The Associated Press
CLEVELAND–They ran away with their division again and streaked to history–102 wins and home-field advantage throughout the AL playoffs.
The Cleveland Indians have had a special season.
A new one–the only one–is about to begin.
Heartbroken after coming up a little short last year against the Chicago Cubs, Cleveland figured to make it to October for another swing at ending a World Series drought stretching back to 1948.
The Indians are back, but there’s now a 6′,7″, 280-pound baseball-bashing behemoth standing in their way.
Behold Aaron Judge.
On the same field where their magical 2016 post-season ended on Nov. 2 in a light rain and extra innings, the Indians will open the Division Series tonight against Judge and the N.Y. Yankees, who rallied to beat the Minnesota Twins in the AL wild-card game on Tuesday.
Unaffected by a larger stage, Judge hit a two-run homer in his playoff debut as the Yankees overcame a 3-0 deficit in the first inning and won their first post-season game in five years to earn a best-of-five matchup against the defending AL champs–and the team favoured to win it all.
“We’re not done yet,” Judge said after the 8-4 win at Yankee Stadium.
“We’ve just got to keep it rolling in Cleveland.”
Judge and his teammates capped a travel day with a workout at Progressive Field, where both he and Todd Frazier hit tape-measure shots into the vacant left-field bleachers during batting practice.
And while fans across the country are excited about watching the colossal Judge, who blasted 52 homers as a rookie and seems to hit the ball hard every time he’s up, face Indians’ ace Corey Kluber and baseball’s deepest pitching staff, Cleveland manager Terry Francona isn’t as thrilled.
“I know, if you throw in the wrong place, he’s going to hit it a long way,” Francona said.
Francona is taking a gamble in the opener and starting Trevor Bauer, a 17-game winner during the regular season, in Game 1 instead of Kluber, who will start Game 2.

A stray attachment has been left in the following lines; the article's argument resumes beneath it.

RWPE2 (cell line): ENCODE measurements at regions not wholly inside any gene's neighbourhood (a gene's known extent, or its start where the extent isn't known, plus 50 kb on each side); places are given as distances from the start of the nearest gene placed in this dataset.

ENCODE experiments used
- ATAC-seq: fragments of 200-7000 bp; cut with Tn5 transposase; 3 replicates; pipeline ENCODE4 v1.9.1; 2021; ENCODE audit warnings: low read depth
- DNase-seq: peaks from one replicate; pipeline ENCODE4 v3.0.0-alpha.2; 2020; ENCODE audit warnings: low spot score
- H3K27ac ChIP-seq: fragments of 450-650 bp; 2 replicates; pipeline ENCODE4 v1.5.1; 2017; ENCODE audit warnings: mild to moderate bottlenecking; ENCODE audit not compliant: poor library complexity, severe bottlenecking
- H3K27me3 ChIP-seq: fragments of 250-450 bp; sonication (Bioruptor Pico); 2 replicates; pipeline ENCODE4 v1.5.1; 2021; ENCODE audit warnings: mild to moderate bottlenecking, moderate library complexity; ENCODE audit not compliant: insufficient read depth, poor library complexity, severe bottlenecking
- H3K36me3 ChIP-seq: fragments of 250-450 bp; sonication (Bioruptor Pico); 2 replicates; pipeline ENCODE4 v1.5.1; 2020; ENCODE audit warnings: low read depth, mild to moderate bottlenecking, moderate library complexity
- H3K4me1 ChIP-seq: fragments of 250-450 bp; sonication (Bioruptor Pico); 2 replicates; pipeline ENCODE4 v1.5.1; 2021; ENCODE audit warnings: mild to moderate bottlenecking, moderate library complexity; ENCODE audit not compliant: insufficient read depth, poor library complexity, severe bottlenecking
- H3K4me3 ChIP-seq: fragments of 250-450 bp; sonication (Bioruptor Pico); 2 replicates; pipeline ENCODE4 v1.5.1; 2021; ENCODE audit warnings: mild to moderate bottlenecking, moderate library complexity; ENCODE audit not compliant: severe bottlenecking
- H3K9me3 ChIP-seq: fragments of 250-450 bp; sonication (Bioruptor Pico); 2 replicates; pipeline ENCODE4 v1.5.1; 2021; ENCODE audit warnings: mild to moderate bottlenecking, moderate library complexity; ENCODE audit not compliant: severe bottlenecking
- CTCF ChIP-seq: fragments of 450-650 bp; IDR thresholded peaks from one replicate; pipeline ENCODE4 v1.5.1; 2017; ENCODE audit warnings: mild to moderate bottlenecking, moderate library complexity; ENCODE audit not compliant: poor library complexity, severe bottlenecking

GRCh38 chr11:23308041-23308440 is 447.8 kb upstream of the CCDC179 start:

Francona reasoned that in doing so, he will have Kluber on regular rest again for Game 5–if the series goes that far and if Mother Nature doesn’t bring rain.
It makes sense. Then again, it seems risky.
Yankees’ manager Joe Girardi expected Kluber in Game 1.
“It’s interesting,” he remarked.
New York will counter with Sonny Gray, acquired at the July 31 trade deadline to help get New York into October.
“Right now we’re playing as good as we’ve played, at least since I’ve been here,” noted Gray, who will be followed by CC Sabathia in Game 2 and Masahiro Tanaka in Game 3.
“We feel really good about ourselves, and I think we showed last night [Tuesday] that we’re very, very resilient and ready for any type of challenge.”
Bauer is well aware of the damage Judge can do, but is just as focused on the rest of New York’s lineup.
“You’ve got some youth in there with big power,” Bauer noted. “You’ve got some veteran guys in there, too, that balance everything out.
“They can do a lot of different things offensively.”
So can the Indians, who don’t have a hole in their lineup and finished strong, stringing together 22-straight wins from Aug. 24-Sept. 14 and winning 33 of their last 37.
Cleveland also went 5-2 against New York.
None of that means anything now.
“Everybody’s even,” Francona stressed. “What’s going to matter is who plays the best.”
Houston will host Boston in the other ALDS that opens this afternoon.